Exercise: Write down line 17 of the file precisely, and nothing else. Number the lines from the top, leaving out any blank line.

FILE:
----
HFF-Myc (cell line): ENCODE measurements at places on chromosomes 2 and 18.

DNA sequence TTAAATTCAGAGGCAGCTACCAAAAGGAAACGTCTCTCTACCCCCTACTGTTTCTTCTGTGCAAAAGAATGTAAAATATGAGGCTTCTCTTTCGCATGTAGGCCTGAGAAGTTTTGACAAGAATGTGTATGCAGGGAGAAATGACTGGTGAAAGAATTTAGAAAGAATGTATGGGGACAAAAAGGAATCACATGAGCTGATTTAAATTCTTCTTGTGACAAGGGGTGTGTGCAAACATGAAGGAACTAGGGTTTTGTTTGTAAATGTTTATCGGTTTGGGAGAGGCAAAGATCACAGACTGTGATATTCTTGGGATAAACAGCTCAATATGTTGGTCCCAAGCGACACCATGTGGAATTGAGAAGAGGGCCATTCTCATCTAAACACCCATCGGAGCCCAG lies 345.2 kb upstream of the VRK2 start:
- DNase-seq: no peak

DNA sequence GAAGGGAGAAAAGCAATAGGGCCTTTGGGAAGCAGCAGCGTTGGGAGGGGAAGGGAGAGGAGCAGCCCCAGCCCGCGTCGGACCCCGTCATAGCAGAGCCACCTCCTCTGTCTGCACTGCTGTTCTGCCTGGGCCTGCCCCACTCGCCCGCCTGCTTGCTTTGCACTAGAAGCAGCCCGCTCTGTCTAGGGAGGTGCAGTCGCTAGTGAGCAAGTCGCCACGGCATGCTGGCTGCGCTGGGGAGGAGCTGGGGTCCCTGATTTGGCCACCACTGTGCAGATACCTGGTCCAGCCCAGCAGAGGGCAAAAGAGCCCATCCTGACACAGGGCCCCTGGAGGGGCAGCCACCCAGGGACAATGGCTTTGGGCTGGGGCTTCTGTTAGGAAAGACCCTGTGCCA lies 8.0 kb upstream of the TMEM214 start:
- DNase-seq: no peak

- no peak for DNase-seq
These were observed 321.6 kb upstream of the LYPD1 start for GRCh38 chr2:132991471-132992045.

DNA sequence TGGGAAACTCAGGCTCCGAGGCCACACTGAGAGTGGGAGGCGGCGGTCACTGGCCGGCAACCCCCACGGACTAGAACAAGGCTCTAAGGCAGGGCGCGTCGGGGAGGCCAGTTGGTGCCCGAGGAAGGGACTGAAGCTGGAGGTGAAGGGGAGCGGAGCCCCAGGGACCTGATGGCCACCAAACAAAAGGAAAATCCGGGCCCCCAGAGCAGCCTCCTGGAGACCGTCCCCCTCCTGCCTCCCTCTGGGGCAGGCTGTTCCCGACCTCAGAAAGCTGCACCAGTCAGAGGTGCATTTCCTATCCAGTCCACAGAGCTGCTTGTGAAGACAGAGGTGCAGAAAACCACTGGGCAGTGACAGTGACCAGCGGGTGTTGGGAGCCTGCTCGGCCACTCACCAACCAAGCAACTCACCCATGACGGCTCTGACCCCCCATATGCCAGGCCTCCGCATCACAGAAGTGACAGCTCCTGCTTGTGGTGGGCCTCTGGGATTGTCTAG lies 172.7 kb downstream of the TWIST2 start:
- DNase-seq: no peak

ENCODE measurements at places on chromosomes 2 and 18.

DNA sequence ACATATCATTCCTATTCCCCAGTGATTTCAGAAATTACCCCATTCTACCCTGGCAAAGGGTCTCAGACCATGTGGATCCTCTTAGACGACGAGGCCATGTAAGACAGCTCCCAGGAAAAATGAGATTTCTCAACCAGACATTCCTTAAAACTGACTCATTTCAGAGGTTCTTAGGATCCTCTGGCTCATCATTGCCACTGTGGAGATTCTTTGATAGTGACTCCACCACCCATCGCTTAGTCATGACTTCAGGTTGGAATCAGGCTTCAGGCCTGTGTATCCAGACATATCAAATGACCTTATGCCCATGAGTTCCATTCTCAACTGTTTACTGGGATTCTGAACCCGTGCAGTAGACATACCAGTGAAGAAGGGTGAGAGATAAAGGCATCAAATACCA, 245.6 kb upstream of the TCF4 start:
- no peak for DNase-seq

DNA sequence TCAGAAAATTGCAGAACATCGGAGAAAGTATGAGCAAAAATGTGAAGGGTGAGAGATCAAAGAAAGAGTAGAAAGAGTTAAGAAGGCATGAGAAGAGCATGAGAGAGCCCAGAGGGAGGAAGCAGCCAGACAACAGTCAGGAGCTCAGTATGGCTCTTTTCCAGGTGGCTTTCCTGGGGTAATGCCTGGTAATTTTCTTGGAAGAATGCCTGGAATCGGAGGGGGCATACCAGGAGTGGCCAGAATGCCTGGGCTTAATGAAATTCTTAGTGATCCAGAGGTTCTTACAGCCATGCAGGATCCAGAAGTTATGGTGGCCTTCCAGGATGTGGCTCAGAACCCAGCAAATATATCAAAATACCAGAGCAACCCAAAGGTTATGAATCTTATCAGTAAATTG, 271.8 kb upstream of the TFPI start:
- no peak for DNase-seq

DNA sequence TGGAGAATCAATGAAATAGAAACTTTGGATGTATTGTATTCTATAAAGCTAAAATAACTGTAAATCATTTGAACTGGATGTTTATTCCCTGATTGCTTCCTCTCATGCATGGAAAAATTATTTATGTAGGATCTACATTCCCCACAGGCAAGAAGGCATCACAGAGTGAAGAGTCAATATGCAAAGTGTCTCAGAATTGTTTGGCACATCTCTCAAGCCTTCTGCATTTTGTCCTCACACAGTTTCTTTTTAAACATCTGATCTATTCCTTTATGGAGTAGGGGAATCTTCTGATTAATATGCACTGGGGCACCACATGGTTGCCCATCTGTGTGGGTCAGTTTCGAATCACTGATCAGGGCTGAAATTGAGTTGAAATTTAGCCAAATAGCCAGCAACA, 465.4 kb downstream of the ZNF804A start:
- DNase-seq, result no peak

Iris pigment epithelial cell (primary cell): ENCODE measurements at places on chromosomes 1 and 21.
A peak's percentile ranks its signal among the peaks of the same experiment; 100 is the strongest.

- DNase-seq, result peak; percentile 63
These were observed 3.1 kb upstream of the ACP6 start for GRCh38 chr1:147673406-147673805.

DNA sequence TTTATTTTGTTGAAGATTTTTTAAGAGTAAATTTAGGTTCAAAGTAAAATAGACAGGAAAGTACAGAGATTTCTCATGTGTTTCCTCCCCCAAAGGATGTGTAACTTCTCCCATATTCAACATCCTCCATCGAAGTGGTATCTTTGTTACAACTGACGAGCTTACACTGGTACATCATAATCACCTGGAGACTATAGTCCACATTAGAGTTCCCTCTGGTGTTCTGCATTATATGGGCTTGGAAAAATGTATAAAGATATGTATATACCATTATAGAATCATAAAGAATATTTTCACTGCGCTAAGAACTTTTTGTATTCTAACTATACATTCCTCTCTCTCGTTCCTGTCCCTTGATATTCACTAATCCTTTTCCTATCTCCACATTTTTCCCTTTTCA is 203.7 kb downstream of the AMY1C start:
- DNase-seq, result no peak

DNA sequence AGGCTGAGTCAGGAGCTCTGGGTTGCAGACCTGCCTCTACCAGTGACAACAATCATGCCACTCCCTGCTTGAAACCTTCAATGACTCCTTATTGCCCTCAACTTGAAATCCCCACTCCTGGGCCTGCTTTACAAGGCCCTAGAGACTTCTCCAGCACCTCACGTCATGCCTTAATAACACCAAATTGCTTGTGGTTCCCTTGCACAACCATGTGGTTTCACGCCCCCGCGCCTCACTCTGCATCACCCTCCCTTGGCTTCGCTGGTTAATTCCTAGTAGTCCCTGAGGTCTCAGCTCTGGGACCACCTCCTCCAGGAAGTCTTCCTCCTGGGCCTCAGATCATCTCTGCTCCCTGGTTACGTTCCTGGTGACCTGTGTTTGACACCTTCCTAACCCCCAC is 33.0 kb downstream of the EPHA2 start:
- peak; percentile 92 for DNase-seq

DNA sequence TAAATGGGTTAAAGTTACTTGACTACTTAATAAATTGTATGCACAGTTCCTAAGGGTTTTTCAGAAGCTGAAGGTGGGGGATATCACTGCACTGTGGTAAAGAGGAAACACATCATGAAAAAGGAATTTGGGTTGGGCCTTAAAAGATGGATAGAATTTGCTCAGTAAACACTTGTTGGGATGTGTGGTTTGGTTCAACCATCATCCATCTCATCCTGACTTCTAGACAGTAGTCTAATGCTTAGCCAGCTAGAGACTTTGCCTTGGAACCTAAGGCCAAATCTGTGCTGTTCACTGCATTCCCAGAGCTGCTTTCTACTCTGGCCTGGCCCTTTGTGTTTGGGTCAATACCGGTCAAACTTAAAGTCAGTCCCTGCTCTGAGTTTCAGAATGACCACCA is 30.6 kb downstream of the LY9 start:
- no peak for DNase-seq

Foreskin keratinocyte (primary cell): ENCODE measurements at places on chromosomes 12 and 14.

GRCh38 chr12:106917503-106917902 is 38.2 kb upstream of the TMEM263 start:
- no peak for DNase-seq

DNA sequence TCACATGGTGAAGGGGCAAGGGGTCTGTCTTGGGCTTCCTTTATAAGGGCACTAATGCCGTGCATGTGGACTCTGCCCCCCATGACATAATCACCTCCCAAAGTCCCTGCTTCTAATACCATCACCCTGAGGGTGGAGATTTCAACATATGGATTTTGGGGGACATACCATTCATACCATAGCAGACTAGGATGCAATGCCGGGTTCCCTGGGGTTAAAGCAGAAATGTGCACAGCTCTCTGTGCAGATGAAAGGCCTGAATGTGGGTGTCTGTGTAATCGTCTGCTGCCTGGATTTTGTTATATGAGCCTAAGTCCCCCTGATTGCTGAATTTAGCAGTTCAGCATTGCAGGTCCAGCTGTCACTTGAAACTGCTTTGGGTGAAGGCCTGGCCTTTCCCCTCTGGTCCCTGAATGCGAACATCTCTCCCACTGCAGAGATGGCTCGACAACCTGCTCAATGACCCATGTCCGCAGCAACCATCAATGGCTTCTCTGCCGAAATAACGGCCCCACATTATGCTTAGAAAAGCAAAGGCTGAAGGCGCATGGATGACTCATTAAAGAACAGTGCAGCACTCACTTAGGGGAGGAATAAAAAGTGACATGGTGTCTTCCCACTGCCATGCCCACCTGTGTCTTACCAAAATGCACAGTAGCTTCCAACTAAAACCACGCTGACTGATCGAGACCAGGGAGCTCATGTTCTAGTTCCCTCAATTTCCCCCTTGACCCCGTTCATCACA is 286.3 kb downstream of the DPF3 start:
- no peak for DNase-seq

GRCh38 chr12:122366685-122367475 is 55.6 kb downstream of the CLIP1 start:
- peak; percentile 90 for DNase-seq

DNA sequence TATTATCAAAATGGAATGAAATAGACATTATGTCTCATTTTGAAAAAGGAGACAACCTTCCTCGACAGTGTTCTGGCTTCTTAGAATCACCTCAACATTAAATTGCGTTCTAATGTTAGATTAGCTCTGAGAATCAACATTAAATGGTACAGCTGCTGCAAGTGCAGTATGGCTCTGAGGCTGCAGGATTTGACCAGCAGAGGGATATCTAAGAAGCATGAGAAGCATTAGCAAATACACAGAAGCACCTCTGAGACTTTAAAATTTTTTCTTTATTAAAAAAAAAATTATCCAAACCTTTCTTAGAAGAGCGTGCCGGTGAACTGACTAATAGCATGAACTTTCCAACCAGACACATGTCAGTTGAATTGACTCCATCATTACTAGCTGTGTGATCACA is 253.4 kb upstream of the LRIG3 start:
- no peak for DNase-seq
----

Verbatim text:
Iris pigment epithelial cell (primary cell): ENCODE measurements at places on chromosomes 1 and 21.